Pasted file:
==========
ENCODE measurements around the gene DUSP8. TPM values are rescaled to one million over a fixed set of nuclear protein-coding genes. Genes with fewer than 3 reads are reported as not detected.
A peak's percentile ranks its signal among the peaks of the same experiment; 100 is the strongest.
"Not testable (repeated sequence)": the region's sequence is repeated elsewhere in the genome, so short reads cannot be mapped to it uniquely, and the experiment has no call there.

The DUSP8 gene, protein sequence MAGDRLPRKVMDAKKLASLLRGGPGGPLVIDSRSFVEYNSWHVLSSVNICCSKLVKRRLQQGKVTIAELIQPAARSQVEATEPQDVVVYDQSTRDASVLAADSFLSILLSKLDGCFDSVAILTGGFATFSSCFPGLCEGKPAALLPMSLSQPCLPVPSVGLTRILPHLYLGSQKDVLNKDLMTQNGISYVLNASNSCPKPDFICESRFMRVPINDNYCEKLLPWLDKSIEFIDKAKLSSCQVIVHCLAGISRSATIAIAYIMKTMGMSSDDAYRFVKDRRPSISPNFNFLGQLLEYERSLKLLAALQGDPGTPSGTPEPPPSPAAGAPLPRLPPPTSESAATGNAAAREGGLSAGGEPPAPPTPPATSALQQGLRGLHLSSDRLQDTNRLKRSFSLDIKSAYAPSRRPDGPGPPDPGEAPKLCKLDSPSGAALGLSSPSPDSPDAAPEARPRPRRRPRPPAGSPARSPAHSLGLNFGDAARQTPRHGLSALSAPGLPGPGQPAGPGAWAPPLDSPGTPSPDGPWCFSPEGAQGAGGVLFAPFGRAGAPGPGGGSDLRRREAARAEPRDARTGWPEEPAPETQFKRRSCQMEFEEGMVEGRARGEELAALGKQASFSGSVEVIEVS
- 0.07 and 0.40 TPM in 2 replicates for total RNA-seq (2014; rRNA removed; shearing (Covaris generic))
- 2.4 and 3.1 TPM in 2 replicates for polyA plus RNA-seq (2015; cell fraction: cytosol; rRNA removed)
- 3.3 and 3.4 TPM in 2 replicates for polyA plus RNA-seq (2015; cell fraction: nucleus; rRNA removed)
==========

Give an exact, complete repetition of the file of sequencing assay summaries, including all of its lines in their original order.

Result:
ENCODE measurements around the gene DUSP8. TPM values are rescaled to one million over a fixed set of nuclear protein-coding genes. Genes with fewer than 3 reads are reported as not detected.
A peak's percentile ranks its signal among the peaks of the same experiment; 100 is the strongest.
"Not testable (repeated sequence)": the region's sequence is repeated elsewhere in the genome, so short reads cannot be mapped to it uniquely, and the experiment has no call there.

The DUSP8 gene, protein sequence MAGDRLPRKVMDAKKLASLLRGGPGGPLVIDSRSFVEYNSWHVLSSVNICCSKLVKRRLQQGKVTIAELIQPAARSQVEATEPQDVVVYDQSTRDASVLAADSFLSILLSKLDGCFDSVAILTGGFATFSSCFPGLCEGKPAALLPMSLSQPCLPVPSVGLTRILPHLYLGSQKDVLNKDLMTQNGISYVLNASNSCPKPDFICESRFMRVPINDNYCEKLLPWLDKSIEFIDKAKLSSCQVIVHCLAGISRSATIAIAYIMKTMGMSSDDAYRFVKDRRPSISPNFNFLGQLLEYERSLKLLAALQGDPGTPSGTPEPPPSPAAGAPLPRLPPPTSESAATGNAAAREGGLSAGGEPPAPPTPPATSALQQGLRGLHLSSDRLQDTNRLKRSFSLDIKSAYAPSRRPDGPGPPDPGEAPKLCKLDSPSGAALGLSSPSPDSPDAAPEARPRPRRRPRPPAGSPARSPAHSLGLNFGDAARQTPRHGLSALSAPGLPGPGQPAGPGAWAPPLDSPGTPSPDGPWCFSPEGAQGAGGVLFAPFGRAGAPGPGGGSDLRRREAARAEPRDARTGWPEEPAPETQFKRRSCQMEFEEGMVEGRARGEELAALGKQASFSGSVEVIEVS
- 0.07 and 0.40 TPM in 2 replicates for total RNA-seq (2014; rRNA removed; shearing (Covaris generic))
- 2.4 and 3.1 TPM in 2 replicates for polyA plus RNA-seq (2015; cell fraction: cytosol; rRNA removed)
- 3.3 and 3.4 TPM in 2 replicates for polyA plus RNA-seq (2015; cell fraction: nucleus; rRNA removed)